Negotiations for a new minimum wage have hit a deadlock as the Federal Government and organised labour struggle to reach a consensus. During this year’s International Workers’ Day celebration in Abuja, President Bola Tinubu hinted at the impasse. The President’s Special Adviser on Information and Strategy, Mr Bayo Onanuga, criticized workers’ insistence on the N615,000 minimum wage, stating that an agreement on the amount hadn’t been reached.

Joe Ajaero, the President of the Nigeria Labour Congress, defended workers’ demand, stating that organised labour wouldn’t accept any wage that would impoverish its members.

The deadlock comes despite the establishment of a tripartite committee in January, comprising government, labour, and private sector representatives, to review the N30,000 minimum wage set by former President Muhammadu Buhari. Last month, both the NLC and the Trade Unions Congress submitted a proposal of N615,000 minimum wage to the committee, but the government hasn’t accepted it.

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Top officials of the Federal Ministry of Labour and Employment revealed that while organised labour insisted on N615,000, the government and private sector proposed between N60,000 and N70,000, leading to a stalemate.

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Ajaero defended the proposed N615,000, stating it was based on an analysis of the current economic situation and the needs of an average Nigerian family of six.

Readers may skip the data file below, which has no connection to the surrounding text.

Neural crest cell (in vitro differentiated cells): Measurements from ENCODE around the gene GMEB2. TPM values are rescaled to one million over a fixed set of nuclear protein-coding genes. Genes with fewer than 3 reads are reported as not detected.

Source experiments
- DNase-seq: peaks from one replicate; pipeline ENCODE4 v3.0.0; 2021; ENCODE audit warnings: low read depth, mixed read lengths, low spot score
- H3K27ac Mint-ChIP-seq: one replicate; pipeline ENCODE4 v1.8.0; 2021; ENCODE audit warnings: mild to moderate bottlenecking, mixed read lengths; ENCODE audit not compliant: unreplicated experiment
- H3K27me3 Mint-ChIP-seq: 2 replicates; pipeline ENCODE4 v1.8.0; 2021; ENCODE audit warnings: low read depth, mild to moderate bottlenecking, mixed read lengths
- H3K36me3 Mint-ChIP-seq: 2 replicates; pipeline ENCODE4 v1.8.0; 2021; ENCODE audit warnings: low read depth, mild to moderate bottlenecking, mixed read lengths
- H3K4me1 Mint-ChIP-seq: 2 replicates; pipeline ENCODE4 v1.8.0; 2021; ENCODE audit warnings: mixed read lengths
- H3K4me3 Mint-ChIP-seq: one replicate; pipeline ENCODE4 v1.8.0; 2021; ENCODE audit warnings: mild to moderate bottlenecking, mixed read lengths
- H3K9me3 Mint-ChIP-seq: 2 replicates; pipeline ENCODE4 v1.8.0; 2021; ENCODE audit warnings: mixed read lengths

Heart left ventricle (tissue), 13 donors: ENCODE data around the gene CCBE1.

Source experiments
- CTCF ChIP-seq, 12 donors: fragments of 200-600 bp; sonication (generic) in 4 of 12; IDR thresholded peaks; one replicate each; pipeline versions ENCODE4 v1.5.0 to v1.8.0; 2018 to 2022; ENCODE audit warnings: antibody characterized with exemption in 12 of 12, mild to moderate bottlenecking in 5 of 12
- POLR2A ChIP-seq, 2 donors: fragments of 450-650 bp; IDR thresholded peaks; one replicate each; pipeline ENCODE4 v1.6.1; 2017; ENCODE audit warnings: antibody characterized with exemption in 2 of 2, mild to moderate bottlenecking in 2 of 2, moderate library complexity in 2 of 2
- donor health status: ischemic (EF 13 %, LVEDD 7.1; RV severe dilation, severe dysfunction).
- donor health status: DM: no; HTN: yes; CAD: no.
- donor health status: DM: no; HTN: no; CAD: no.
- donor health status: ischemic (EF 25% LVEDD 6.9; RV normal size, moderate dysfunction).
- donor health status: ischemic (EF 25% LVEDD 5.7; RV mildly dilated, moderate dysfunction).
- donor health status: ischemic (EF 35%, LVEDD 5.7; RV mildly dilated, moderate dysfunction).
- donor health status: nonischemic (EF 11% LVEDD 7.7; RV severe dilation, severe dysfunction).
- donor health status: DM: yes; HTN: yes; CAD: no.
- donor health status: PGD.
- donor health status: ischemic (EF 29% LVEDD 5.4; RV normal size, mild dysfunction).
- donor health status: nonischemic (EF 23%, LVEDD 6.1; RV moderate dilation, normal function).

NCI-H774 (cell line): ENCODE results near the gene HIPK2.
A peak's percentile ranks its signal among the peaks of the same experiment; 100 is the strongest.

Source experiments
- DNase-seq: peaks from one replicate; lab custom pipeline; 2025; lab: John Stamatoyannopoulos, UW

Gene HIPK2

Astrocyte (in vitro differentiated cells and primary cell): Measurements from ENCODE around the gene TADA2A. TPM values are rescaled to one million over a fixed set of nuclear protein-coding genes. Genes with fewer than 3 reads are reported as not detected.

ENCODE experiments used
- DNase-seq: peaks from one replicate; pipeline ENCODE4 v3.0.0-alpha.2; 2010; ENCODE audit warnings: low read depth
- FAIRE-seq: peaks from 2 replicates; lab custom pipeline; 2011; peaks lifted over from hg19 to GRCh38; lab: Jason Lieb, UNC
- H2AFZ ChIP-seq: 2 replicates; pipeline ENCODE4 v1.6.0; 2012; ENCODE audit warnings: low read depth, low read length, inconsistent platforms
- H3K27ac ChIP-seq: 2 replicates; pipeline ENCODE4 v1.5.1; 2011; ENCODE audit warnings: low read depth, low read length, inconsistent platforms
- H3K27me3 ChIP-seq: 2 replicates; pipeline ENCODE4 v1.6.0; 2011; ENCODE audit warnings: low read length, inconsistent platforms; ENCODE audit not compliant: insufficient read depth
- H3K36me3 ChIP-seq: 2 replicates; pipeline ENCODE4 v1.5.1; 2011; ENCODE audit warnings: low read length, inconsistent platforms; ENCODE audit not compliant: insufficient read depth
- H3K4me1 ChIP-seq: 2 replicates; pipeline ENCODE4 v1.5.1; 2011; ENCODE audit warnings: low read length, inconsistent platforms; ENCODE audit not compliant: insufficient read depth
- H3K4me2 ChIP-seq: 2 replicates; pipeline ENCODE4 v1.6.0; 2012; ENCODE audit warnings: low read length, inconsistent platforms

Tinubu assured workers of a resolution soon, emphasizing the government’s openness to a living wage. He reaffirmed the administration’s commitment to improving workers’ welfare.

The Presidency faulted the N615,000 demand, stating it was unfeasible for the government. Onanuga emphasized the need for an amount both government and private sector could afford.

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While the Vice-President, Shettima, urged the committee to speedily reach a resolution, Labour Vice President Tommy Etim argued that the committee hadn’t reached the stage of finalizing agreements.

At the May Day celebration, organised labour demanded an end to excessive government borrowing and criticized the handling of the energy crisis and fuel scarcity.

The NLC and TUC called for a reversal of the recent electricity tariff hike, stating that it would devastate domestic manufacturers. They demanded transparency in the management of the nation’s resources and a reevaluation of privatization in the energy sector.

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